There is a part of you deep inside that you try not to look at. It’s the part of you that longs to be in a relationship. It’s the part of you that knows life is better when it’s shared. It’s the part of you that wants someone to love her, believe in her, and support her unconditionally. Despite all this, it’s a part that you willfully ignore because it’s too painful to face. Well, today we’re gonna face it and we’re gonna get you on track to get you what you actually want out of life.
I’m Evan Marc Katz, Dating Coach for Smart, Strong, Successful Woman, and your personal trainer for love. Welcome to the Love U podcast. Please stay to the end of this video to reconnect with your deepest desires and get into action to get you the love you deserve. Now, when we’re done, I’ll let you know how you can apply to Love U to create a passionate relationship that makes you feel safe, heard, and understood.
So let’s set the scene. As I’ve mentioned in previous Love U podcasts when people apply to Love U and are qualified, I get on the phone, spend about 45 minutes asking a series of questions. And virtually every woman I’ve ever worked with has the same idea of what she wants her life to look like a year down the road. Serious boyfriend wakes up next to each other, quickie morning sex, coffee, leisurely breakfast, hiking or biking or working out, something fun or relaxing in the afternoon, the beach and museum, the barbecue followed by dinner, drinks, friends, laughter. Maybe some more sex.
This is the life that I have, with kids. And I highly recommend it. It’s my chief export that I try to help other people achieve. But if this isn’t the life that you have right now and it’s the life that you want, we have to address the elephant in the room. Why aren’t you actively pursuing this life? The one that you claim to want deep in your heart. Why aren’t you pursuing it with more intention and vigor the same way that you do when it comes to getting up in the morning, going to work for 50 hours a week?
So I want to invoke something I learned from a friend of mine and got me working off of something that I’m reading here. This isn’t my own material. My friend’s name is Allana Pratt. She’s a relationship and intimacy coach and a close friend of mine. And one day we were out to lunch and we’re talking shop about what we do. And she said something that was so interesting that I decided to write down. I wanted to share it with you today because I thought you can benefit from it. So it’s gonna be a little challenging. We’re going to go a little bit deep. And I’m hoping you can stick with me on this one.
Allana’s premise is when you are blocked, you’re blocked for a couple of reasons. The one that I spend a lot of time talking about is your fear. Fear of getting rejected. Fear of getting hurt. Fear of being vulnerable. Fear of putting yourself out there again. Fear of investing time. Fear of getting used. Fear of intimacy. Fear of a broken heart. We can go on and on. And these are fears that are triggered by the experiences you had in your past. What Allana suggests is that there is something that you actually love about being alone. And it’s really hard to untie these two things, so bear with me if I’m not doing this idea it’s proper justice. Since people either avoid pain or seek pleasure, I can spend my time telling you how you’re avoiding pain, but I’m also going to look at well, what’s the pleasure of holding on to your pain and fear and story? What do you love about being alone? Being a victim. Staying cocooned. Playing it safe. What do you love about that? Because there’s something to untangle. There’s something kind of weird and toxic here.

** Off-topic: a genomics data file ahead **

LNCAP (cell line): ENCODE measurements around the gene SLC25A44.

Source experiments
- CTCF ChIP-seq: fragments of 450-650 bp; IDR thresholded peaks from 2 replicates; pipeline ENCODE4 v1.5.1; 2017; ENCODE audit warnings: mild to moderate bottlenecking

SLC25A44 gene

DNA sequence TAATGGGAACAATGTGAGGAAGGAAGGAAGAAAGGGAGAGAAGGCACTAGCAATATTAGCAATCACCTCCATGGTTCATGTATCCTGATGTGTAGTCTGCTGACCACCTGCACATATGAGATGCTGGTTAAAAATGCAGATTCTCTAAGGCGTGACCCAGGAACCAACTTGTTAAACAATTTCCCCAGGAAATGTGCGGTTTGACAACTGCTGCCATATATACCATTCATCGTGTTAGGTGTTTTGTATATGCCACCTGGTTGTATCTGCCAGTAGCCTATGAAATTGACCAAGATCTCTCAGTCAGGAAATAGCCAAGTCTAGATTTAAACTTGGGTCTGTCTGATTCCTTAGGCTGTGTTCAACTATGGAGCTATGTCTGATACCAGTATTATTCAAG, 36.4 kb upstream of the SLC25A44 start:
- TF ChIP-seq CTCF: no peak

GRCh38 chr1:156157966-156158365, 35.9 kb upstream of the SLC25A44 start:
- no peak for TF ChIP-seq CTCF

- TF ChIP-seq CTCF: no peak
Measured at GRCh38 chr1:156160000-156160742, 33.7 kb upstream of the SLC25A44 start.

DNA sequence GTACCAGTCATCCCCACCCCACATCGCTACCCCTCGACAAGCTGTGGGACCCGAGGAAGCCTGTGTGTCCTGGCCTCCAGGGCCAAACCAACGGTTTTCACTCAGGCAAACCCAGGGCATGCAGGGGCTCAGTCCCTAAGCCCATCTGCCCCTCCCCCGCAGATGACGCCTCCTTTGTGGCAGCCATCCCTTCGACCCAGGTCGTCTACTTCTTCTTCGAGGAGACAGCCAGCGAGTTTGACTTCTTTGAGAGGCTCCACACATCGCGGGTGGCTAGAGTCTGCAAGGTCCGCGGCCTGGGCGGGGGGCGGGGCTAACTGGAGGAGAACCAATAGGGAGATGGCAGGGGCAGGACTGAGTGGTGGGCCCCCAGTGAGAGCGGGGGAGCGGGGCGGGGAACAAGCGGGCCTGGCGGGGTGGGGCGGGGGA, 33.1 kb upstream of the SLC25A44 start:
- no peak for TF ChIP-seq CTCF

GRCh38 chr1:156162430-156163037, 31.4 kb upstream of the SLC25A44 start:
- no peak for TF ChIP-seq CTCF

Think of guys you’ve dated in the past and you can think you can justify why you were with them. And this is kind of a tangent, but you meet a guy and he’s good on paper and he wants you and he knows what your baggage is and you have fun together and you focus on the good with him and you sort of discount the rest. And so you stay in a relationship that doesn’t really meet your emotional needs.
Once again, compartmentalize it. Choosing a relationship that’s doomed. And ignoring the things that are dooming the relationship. He’s married. He never wants to get married. He doesn’t know what he wants. He doesn’t want children. He’s too busy. He’s got custody issues with his wife. He’s going through some hard times at work and really doesn’t know where he’s at. So I’ve mentioned these things in previous podcasts, but you’re choosing those men and you’re anchoring your relationships at a certain place where they can’t go higher. So you’re choosing this life, you’re choosing these limitations. Why? Why anchor yourself here when you can aim higher? Why do you discount all of these flaws? What do you love about long-distance relationships that never pan out? Is it because you can never get real intimacy? It’s that you can keep things in the realm of fantasy? I want to challenge you to think about not just what are you avoiding, but what are you gaining by having these subpar relationships that can’t go the distance or that aren’t even actively making you happy because you’re anxious and always second-guessing yourself and not knowing where you stand or not knowing where he stands. These are choices. They might not be conscious choices, but every second you’re spending with the wrong man, as I say in Love U, you’re not actively looking for the right one.